Book Review of:
Alexander Kaufman: Welfare in the Kantian State. Oxford: Clarendon Press, 1999. xii + 179 pages.

Welfare in the Kantian State begins with a bold claim: that the common appeal to Kant by libertarian political philosophers is a misappropriation, inasmuch as Kant’s own political philosophy leaves plenty of room for a welfare state. Throughout the remainder of the book, Kaufman presents the exact nature of this basic claim in a variety of apparently conflicting forms, ranging from an insistence that Kant’s philosophy “requires” the state to aid the disadvantaged (e.g., p.8), to milder statements such as that his fundamental principles allow that such aid “may” be given or that state legislation “could encompass” (p.25) laws oriented toward aiding the disadvantaged. In the course of engaging a good selection of Kant scholars and political philosophers on this issue, he never settles on a single, clear and unambiguous statement of how far he thinks Kant himself intended his philosophy to be taken in this direction.

Perhaps the primary reason for this lack of clarity and consistency in Kaufman’s exposition is that he fails to recognize what many contemporary Kant scholars now regard as the essential feature of Kant’s main philosophical writings: that they constitute first and foremost a system of interlocking perspectives. Interpreters who neglect this fact are bound to conflate perspectives Kant saw as distinct. Thus, for example, Kaufman assumes that the third Critique is a “revision” of Kant’s earlier stance on teleological judgment (p.63), when in fact it is merely an account of how judgment looks when viewed from a new standpoint (viz., the judicial, as opposed to the theoretical standpoint adopted in the first Critique).

A key objection to Kaufman’s basic claim is that Kant requires legal systems to legislate only for external acts, not for ethical ends, and that legislation directed toward improving the material welfare of the disadvantaged would appear to be aimed at the latter rather than the former. Kaufman attacks this objection in Chapter 1, arguing that Kant’s appeal to the moral obligation to work toward “perpetual peace” is proof that Kant allows exceptions to his rule regarding the legislation of ends (p.23), for perpetual peace is the end of all ends, so to speak. But this appeal is illegitimate, once we recognize the perspectival difference between a “final end”, which is always moral and internally legislated for Kant, and political legislation, which Kant requires to be directed toward external acts. Kant’s point in claiming that political systems ought to work toward perpetual peace is not that this end should or even can be legislated, but rather that the distinct moral perspective must be recognized as a supplement to any and all political posturing in order for the latter to fulfill its true purpose.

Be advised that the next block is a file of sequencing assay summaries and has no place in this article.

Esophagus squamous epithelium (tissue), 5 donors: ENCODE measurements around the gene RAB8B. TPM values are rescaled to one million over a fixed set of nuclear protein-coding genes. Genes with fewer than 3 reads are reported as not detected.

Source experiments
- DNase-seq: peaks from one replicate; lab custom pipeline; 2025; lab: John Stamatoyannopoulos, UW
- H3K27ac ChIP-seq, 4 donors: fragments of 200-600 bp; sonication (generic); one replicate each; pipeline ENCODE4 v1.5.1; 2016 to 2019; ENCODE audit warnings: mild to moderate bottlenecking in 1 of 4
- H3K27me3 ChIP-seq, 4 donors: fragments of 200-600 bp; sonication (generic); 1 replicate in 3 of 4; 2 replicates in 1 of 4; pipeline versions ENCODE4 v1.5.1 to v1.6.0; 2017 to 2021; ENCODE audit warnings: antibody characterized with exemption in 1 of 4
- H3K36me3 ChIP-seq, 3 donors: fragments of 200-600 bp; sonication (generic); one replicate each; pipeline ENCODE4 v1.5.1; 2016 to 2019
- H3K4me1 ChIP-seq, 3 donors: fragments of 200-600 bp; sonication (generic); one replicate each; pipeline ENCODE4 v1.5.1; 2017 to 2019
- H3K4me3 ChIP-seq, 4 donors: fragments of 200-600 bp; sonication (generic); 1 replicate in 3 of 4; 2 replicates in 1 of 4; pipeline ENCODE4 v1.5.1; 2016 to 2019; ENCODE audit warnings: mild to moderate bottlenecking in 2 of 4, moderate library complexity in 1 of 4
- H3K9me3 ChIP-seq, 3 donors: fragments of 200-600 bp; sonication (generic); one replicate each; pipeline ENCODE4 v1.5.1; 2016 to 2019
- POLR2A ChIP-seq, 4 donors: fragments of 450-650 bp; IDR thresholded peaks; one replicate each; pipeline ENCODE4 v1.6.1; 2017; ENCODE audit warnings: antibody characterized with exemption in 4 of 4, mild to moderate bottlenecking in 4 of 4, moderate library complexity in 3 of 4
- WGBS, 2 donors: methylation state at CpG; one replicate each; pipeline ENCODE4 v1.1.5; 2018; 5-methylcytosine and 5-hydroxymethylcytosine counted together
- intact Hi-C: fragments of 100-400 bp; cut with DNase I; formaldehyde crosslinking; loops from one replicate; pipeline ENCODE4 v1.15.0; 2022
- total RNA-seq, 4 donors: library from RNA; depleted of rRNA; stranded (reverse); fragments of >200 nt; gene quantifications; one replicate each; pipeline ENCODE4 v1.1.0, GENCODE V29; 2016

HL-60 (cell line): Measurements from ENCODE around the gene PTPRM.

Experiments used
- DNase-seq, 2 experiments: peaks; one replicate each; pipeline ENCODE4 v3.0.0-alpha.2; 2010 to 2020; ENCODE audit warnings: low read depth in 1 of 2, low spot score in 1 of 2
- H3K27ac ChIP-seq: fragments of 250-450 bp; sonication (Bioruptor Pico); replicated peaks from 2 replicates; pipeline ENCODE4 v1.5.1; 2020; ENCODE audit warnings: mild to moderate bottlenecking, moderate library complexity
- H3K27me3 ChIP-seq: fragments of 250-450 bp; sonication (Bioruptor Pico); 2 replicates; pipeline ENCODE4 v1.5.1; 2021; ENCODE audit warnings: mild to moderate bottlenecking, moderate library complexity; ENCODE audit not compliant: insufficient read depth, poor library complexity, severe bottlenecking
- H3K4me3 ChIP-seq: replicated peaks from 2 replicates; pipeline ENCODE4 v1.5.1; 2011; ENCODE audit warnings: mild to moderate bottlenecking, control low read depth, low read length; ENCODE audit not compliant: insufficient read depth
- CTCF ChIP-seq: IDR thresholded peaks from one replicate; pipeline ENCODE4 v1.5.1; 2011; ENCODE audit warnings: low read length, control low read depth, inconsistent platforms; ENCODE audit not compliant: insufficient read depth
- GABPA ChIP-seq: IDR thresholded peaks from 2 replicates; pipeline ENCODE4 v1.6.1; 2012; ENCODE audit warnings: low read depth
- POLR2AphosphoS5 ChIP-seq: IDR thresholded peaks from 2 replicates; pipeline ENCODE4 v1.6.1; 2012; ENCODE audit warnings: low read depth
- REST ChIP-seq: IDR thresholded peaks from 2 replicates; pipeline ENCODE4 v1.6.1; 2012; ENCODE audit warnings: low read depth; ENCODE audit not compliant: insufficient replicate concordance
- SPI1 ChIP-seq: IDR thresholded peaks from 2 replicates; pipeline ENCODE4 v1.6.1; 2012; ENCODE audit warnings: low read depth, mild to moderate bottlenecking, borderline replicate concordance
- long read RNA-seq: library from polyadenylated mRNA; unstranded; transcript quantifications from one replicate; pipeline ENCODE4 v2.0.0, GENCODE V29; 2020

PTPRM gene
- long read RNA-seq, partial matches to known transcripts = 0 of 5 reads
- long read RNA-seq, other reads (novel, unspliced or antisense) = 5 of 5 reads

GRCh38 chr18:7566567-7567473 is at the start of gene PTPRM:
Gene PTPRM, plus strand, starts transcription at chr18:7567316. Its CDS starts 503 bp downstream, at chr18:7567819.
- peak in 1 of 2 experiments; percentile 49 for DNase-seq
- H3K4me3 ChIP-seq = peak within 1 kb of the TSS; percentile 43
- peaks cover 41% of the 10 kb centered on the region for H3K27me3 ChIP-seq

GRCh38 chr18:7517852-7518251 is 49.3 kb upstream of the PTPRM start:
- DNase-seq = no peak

This is the main point of Kant’s famous claim that a “nation of devils” could construct a lawful state. It might be externally just, but it would never achieve the final end of politics, because it would be internally (morally) corrupt. Kaufman misreads this (pp.24-5) as implying that positive legislation regarding material ends are the proper concern of politics, when in fact Kant’s point is that such ends can only be morally legislated if they are to succeed. Kaufman’s misuse of such points is tantamount to claiming that, because Kant’s conception of the highest good includes the (final) end of happiness, any (transient) end that leads to my personal happiness can be morally condoned. Such neglect of the perspectival nuances in Kant’s philosophy leads to conclusions that are directly contrary to Kant’s intentions.

One of Kaufman’s key arguments, presented in Chapter 1, is based on Kant’s insistence that the state must not prevent any of its citizens from having equal access to the rights protected by law. Kaufman argues that adverse social and/or economic conditions can sometimes have exactly this effect, thus unfairly limiting a person’s freedom and equality in relation to other citizens. For this reason, he maintains, a state whose laws are based on Kantian principles must take positive steps to correct such imbalance, even to the point where disadvantaged persons are “assured access” to the material goods they lack and may demand it from the sovereign should it not be given (pp.29-33). However, there is no basis in the text for such an extension of Kant’s position. Kant’s claim is an explicitly negative one: the sovereign must not enact laws that prevent socially or economically disadvantaged persons from “working themselves up” to a better situation. Kaufman turns this into a positive requirement: the sovereign must enact laws that actively assist such persons, assuring them of “freedom from asymmetrical coercion” (p.33), so that it is as easy for them to have access to material resources (such as food, housing, education, etc.) as it is for those who are more well off. But this not-so-subtle sleight-of-hand raises the question: just where does such legislation stop? Are states to enact more and more welfare laws until--per impossibile!--every citizen has exactly the same opportunities as every other? Kaufman’s position of positive interventionism is manufactured to appear Kantian when in fact it is diametrically opposed to the negative politics Kant had in mind.